Alan Karchmer: The Architects’ Photographer
Alan Karchmer earned a degree in architecture from Tulane University in the 1970s, but he eventually decided that he had a better knack for photographing buildings than for designing them. Running an architectural photography firm in D.C., with his wife, photo stylist Sandra Benedum, Karchmer has become well-known in his field. The National Building Museum’s ongoing exhibition of Karchmer’s images, drawn from an archive he donated to the museum, includes large-format photographs of structures designed by such architects as Santiago Calatrava. It also spans the world, documenting buildings in Rome, the Canary Islands, Saudi Arabia, and the District. Featured in the exhibition are images of West End apartment buildings, the Washington National Cathedral, and the National Museum of African American History and Culture. Videos explain the tricks Karchmer used to make his images, including buttonholing passers-by to serve as comparisons of scale in his images and digitally altering his interior photographs so that every portion of large spaces is suitably lit. While Karchmer’s depictions of Calatrava’s movable, winged creations are eye-catching, his humble, earth-toned portrayals of old, rustic scenes are often more satisfying. The most unexpected visual treat comes when Karchmer turns his camera upward in Verona, Italy, framing the cornices of three adjoining buildings so that the void forms tranquil tributaries of sky. The exhibit runs through June 5, 2022, at the National Building Museum, 401 F St. NW. nbm.org. $7–$10.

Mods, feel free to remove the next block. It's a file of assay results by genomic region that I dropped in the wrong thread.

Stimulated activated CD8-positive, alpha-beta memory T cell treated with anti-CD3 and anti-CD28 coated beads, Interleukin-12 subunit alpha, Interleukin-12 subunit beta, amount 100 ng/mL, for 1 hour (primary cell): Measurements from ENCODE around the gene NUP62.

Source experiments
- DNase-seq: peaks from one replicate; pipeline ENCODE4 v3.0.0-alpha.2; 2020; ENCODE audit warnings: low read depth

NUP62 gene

Editor’s note: Karchmer has bequeathed his professional archive to the National Building Museum; however, it will not receive the images until he retires and some images shown in the exhibition are not part of that archive. The exhibition is a celebration of his bequest.